The Government Purged Animal Welfare Data. So This Guy Is Publishing It
By Melissa Chan
An Arizona man who has published thousands of animal welfare documents on his website since the government purged the once-public information is pledging to keep digging up data until federal officials reverse course.
Russ Kick, a 47-year-old writer and anthologist, said he immediately sprang into action last week when the U.S. Department of Agriculture suddenly pulled from its website a slew of papers regarding animal welfare at thousands of facilities across the country. Since then, he has made public again more than 10,000 documents, and thousands more are set to hit the web soon.
“We have the right to know what’s going on,” Kick told TIME on Thursday. “The more we know about what’s going on, the better.”
For nearly a year, Kick has been running a website called thememoryhole2.org, where he has re-published information wiped from several agencies, including the Federal Aviation Administration and Environmental Protection Agency. His only goal, he said, is to increase transparency and make important government documents more easily available.
Months before the Agriculture Department decided to no longer give the public access to its inspection reports and records of violations and enforcement, Kick said he had an inkling that information would soon disappear. His hunch led him to save nine years’ worth of data from the department’s Animal and Plant Health Inspection Service (APHIS) page.
“I’ve been bracing for the worst as far as transparency and secrecy because [President Donald Trump] definitely has shown that he’s not pro-transparency by any means,” Kick said. “I was just surprised that they were there because it’s sensitive stuff.”
APHIS’s website used to have a search tool that made inspection records and violations at animal facilities publicly accessible. It allowed anyone to check government regulation of how animals are treated at about 9,000 zoos, circuses, research laboratories, dog breeding operations and other facilities in the country. APHIS, which is part of the USDA, said the decision to remove that page was “based on our commitment to being transparent, remaining responsive to our stakeholders’ informational needs, and maintaining the privacy rights of individuals.”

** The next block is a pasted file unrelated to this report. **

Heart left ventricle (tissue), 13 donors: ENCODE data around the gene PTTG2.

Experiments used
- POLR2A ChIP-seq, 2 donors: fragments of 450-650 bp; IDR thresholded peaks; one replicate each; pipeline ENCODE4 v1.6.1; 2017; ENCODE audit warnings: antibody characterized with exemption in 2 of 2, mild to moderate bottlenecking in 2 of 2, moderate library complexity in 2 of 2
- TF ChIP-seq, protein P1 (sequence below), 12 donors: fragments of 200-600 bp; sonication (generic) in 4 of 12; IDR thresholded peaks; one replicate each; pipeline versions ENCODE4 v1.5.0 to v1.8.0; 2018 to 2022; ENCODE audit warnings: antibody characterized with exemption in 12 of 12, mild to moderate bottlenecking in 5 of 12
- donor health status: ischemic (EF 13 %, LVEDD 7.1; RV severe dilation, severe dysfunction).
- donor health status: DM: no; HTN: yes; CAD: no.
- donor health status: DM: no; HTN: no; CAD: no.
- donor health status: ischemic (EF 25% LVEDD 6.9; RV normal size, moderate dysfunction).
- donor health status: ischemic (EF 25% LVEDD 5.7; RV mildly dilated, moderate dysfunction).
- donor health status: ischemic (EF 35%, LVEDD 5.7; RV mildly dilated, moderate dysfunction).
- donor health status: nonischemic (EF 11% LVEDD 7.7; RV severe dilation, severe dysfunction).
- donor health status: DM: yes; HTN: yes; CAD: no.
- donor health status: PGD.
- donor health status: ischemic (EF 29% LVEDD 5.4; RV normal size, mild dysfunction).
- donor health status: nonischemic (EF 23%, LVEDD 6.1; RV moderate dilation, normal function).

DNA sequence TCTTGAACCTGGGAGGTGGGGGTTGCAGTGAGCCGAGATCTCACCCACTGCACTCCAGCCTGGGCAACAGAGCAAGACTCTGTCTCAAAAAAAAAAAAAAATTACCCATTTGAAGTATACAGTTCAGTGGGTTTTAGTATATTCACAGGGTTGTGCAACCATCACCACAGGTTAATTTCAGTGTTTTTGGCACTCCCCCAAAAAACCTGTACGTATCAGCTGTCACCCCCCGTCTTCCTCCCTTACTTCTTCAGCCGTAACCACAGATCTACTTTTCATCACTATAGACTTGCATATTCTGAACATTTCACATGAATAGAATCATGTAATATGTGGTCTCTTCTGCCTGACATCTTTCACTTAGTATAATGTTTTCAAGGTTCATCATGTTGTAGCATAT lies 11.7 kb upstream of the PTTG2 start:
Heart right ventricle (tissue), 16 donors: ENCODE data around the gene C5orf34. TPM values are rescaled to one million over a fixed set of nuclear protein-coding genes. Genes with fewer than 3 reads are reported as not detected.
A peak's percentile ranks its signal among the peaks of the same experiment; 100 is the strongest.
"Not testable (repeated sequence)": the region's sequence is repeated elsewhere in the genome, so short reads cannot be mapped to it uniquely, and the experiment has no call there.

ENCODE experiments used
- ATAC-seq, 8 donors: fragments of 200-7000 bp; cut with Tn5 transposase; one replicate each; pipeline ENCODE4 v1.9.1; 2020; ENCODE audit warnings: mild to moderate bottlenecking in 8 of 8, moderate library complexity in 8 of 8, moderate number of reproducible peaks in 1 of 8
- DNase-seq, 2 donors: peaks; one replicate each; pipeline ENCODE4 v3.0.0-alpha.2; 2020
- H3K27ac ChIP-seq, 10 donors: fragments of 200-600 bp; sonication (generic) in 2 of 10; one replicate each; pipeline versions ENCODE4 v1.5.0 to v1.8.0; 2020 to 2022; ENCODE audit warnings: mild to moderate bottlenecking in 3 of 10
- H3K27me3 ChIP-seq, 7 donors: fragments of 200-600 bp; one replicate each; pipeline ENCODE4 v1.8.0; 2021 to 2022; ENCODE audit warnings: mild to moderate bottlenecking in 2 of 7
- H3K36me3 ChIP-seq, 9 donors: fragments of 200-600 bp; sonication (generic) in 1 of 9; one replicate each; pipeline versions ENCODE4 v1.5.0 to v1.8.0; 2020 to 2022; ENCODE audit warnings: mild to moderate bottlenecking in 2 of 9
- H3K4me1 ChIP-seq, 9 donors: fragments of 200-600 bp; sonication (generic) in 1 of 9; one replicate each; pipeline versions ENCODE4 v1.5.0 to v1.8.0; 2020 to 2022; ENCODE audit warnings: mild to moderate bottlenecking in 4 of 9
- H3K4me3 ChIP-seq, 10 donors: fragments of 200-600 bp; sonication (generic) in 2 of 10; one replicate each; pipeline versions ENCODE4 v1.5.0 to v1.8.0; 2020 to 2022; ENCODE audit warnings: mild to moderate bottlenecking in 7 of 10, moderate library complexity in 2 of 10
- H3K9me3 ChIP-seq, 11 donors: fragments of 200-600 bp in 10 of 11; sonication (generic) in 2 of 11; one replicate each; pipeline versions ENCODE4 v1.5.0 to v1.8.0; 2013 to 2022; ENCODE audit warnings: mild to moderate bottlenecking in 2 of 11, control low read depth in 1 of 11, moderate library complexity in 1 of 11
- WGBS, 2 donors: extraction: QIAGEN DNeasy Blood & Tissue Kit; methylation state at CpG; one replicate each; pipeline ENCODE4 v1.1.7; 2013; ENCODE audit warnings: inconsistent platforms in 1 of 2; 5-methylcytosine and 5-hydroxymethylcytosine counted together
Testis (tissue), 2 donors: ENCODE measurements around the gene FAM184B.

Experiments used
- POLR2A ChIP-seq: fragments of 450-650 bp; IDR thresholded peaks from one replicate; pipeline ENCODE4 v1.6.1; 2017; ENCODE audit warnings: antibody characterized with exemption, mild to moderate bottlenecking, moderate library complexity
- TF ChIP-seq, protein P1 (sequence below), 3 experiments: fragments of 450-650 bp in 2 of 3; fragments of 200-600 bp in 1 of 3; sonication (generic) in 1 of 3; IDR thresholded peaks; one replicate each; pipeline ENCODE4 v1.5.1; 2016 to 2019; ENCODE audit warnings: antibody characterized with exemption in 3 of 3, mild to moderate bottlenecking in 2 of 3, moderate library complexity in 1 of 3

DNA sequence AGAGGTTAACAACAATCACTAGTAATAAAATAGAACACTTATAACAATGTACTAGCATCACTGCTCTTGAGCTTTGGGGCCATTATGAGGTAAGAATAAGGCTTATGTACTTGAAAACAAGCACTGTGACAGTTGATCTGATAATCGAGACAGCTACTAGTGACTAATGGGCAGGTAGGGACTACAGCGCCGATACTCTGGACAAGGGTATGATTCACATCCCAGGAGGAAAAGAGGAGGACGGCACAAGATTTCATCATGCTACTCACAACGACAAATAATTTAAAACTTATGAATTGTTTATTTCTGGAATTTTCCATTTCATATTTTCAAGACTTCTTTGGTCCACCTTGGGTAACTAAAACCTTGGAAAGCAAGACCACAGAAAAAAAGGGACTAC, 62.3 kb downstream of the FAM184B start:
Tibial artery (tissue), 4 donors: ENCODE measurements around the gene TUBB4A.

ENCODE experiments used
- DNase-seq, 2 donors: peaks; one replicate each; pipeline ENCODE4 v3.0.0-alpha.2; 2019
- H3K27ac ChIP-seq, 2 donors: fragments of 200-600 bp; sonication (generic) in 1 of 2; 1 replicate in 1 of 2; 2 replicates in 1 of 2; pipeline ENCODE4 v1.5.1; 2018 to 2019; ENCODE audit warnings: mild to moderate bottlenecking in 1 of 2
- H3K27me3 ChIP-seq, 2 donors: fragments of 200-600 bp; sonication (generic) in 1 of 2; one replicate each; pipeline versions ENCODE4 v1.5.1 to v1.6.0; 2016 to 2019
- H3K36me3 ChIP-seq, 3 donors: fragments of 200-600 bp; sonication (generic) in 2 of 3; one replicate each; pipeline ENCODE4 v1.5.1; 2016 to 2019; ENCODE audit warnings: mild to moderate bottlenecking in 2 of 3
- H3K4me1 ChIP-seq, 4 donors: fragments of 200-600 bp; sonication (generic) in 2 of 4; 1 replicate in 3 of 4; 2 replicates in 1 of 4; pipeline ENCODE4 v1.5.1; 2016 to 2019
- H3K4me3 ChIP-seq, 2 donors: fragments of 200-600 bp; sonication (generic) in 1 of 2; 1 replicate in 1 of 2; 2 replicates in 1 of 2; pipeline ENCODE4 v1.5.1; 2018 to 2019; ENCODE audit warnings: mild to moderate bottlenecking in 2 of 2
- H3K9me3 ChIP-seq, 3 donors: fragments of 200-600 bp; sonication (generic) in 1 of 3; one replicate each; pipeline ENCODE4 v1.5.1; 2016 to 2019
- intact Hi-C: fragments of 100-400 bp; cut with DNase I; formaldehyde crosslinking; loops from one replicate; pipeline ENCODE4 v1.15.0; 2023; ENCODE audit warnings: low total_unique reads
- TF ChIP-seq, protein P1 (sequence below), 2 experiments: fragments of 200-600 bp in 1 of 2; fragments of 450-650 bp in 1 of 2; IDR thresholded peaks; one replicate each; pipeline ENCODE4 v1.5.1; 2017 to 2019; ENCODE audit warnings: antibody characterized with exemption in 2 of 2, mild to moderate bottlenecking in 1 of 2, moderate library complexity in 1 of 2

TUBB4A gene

Kick said he was “upset” by the change — a reaction echoed by many animal activists in the country. Several advocates and animal law experts who had also previously saved the APHIS documents have sent thousands of pages of data to Kirk to be published on his website. Kick said his collection is helpful when it comes to checking back on facilities that have previously come under fire for potential violations, including an Indiana wildlife refuge where tiger cubs were allegedly abused in 2015.
The public USDA reports served an important purpose, Kick said, which was shining a light on potentially deadly situations. “I can’t even read the documents I’m posting,” he said. “I tried reading them, and the things that are going on are just nightmare-stuff.”
Despite his efforts, Kick concedes his work can only go so far. Unless the government approves a Freedom of Information Act submission and hands over requested data, no new documents can come to light, only the ones he already has from previous years. “There is no easy way at this point to get access to those documents,” Kick said, adding that he will file as many FOIA requests as needed and keep up his fight until the end.
“As long as the database is offline, I’ll keep posting whatever people send me and I’ll keep trying to find more on my own,” he said.
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